By Heather Teter / Special to The Tally Wire
You might not realize it, but every single day, the City of Tallahassee’s Code Enforcement division plays a critical role in protecting the health, safety and welfare of our community. Comprised of 13 staff members, including five Resilience Officers (previously known as Code Enforcement Officers), this division is responsible for ensuring that the 103.5 square miles of our city is safe, vibrant and healthy for residents.
Wearing a button-down shirt, shiny name tag and warm smile, City Resilience Officer Martin Atorresagasti spends his days ensuring properties meet the standards set forth by the City’s codes. Martin works with property owners on everything from lawns and fences to smoke alarms and swimming pools.
“I serve a very important role within the community by helping to ensure the health, safety and welfare of our residents is protected through the adherence to City codes,” Atorresagasti said. “I enjoy helping landlords, tenants and owners see that their property offers healthy living conditions.”
On any given day, Atorresagasti wears the hat of problem solver, communicator, mediator, researcher and educator. In some cases, issues can be overcome easily through education about City codes. For example, alerting the owner of the need to maintain a residential swimming pool in a clean condition with an enclosed fence at least 4 feet high with a self-closing or self-latching gate. In other cases, Atorresagasti may need to escalate the issue and seek alternatives to help the owner comply.
“I helped a renter work with her landlord to mitigate a fire hazard by ensuring that the windows in her rental property opened and closed properly,” Atorresagasti said. “Together, we sought quotes from contractors and eventually saw the faulty windows replaced. In the end, everyone was happy and, most importantly, safe. That’s why I love my job. I help people.”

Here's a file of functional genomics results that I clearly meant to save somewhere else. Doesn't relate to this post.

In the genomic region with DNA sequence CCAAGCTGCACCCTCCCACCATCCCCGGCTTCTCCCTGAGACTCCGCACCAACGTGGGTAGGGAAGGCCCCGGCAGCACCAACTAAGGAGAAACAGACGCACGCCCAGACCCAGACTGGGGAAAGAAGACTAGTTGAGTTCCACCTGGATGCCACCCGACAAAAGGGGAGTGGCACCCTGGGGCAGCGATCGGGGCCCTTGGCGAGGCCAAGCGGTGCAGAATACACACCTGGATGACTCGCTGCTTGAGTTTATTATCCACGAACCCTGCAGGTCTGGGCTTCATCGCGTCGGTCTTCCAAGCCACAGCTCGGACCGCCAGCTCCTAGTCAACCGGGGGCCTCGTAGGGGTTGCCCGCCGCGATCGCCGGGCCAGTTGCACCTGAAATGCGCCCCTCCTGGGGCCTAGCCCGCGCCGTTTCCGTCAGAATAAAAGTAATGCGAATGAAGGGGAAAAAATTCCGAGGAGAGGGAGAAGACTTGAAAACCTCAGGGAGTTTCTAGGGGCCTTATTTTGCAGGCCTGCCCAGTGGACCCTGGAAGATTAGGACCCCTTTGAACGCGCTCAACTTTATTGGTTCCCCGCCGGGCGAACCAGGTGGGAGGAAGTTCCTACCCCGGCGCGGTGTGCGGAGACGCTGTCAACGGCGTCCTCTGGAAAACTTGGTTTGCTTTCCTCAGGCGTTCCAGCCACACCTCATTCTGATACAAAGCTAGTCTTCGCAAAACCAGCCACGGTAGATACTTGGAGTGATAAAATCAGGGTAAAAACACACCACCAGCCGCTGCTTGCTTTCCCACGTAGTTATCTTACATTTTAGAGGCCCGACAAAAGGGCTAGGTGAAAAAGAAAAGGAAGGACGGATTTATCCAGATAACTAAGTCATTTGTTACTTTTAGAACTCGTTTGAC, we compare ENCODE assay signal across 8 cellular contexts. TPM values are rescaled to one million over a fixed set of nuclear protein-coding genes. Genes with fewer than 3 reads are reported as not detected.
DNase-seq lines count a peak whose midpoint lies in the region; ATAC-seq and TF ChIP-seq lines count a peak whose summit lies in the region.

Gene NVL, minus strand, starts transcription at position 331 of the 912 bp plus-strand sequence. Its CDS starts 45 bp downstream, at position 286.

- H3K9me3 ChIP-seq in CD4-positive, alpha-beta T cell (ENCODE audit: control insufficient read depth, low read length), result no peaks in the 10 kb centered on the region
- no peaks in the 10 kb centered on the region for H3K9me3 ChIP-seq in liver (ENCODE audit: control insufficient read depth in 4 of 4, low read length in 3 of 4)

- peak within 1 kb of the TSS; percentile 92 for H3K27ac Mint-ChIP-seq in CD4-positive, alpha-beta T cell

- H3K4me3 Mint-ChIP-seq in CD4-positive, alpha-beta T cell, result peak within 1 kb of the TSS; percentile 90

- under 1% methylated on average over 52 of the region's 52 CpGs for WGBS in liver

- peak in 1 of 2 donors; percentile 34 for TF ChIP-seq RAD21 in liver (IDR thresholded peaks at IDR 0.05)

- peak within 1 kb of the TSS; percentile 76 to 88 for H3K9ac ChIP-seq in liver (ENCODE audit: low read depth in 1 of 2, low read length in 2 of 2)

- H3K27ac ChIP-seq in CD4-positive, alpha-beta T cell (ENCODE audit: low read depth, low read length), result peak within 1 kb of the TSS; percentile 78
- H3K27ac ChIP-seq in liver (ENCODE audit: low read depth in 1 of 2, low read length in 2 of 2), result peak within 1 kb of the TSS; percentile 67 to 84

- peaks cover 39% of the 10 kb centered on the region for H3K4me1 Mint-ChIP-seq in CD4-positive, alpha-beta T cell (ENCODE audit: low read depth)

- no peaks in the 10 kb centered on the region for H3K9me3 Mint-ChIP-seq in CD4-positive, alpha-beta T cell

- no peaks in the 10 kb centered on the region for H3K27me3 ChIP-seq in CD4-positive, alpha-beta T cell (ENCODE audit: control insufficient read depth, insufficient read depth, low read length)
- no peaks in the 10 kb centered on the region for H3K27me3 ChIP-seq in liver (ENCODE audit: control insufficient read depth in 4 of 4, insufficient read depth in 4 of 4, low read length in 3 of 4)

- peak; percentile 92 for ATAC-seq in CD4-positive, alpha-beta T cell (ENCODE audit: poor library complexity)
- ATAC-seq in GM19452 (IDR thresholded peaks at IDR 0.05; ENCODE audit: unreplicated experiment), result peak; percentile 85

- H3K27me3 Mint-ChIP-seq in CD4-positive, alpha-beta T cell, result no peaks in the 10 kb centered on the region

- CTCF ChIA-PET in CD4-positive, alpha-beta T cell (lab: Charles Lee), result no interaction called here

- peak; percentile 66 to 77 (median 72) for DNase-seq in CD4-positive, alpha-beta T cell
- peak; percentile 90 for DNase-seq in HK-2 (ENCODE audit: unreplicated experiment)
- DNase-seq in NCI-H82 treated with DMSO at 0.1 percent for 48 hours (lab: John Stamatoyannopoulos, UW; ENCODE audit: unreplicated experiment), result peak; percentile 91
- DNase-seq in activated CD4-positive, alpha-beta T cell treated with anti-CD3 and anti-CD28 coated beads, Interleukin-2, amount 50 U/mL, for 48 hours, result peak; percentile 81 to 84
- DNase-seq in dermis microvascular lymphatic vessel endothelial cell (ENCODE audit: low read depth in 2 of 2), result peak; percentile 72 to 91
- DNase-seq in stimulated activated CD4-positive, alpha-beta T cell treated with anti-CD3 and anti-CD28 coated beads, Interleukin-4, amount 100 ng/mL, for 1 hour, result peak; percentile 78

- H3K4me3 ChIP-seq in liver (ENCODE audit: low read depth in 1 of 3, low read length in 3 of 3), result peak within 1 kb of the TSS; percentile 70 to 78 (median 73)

In 2019, Atorresagasti and his fellow Resilience Officers performed nearly 8,000 inspections. Of those inspections, 68 percent were brought into voluntary compliance, helping to maintain safety standards and property values. The most common code violations included instances of overgrown lawns, improper fencing, waste and/or debris in the yard – all of which can be easily remedied.
In every action Atorresagasti performs as a City Resilience Officer, he keeps in mind that his job goes beyond enforcement. His main focus is to be a conduit of connection – connecting with property owners, connecting property owners to helpful programs and connecting as a neighbor himself to his fellow neighbor.
To learn more about the City’s codes and ordinances, visit Talgov.com. If you’d like a City Resilience Officer to attend your next neighborhood association meeting to review and explain code requirements, call 850-891-7007 or email email@example.com.